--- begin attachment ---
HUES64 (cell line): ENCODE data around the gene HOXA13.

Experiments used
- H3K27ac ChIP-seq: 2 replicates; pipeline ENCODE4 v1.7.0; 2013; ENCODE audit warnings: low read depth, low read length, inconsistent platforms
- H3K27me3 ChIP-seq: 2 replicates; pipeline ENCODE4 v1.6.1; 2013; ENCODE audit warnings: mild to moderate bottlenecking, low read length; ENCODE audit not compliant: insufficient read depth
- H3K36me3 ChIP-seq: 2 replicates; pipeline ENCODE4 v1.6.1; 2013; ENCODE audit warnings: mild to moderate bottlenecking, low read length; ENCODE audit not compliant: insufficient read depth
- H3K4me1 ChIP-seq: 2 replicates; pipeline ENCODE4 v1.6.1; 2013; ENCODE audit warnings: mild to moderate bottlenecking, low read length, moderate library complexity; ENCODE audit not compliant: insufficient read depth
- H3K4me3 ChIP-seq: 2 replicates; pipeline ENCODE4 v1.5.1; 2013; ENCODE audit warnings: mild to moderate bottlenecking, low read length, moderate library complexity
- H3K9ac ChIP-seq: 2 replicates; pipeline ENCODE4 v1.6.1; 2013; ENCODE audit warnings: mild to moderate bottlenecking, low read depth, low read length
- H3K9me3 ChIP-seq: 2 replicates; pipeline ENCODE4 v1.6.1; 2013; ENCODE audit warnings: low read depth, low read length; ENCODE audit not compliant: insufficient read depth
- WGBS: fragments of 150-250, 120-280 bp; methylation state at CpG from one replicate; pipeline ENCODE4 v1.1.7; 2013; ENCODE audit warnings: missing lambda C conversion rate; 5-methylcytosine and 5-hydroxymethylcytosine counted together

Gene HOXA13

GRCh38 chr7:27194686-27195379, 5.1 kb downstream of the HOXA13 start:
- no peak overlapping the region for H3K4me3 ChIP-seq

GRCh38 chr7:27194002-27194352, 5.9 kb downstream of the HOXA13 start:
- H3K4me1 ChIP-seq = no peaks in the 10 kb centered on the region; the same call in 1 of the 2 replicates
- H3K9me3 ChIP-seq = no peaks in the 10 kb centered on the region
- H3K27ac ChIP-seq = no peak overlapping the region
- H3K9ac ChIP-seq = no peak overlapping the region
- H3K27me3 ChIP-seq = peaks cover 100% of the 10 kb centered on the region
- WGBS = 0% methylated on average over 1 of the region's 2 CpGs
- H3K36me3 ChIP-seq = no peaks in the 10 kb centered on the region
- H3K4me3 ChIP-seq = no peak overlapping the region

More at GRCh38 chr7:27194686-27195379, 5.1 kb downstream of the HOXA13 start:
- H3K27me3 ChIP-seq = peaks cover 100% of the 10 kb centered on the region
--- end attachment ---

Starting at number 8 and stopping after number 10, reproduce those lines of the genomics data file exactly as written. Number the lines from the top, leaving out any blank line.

- H3K9ac ChIP-seq: 2 replicates; pipeline ENCODE4 v1.6.1; 2013; ENCODE audit warnings: mild to moderate bottlenecking, low read depth, low read length
- H3K9me3 ChIP-seq: 2 replicates; pipeline ENCODE4 v1.6.1; 2013; ENCODE audit warnings: low read depth, low read length; ENCODE audit not compliant: insufficient read depth
- WGBS: fragments of 150-250, 120-280 bp; methylation state at CpG from one replicate; pipeline ENCODE4 v1.1.7; 2013; ENCODE audit warnings: missing lambda C conversion rate; 5-methylcytosine and 5-hydroxymethylcytosine counted together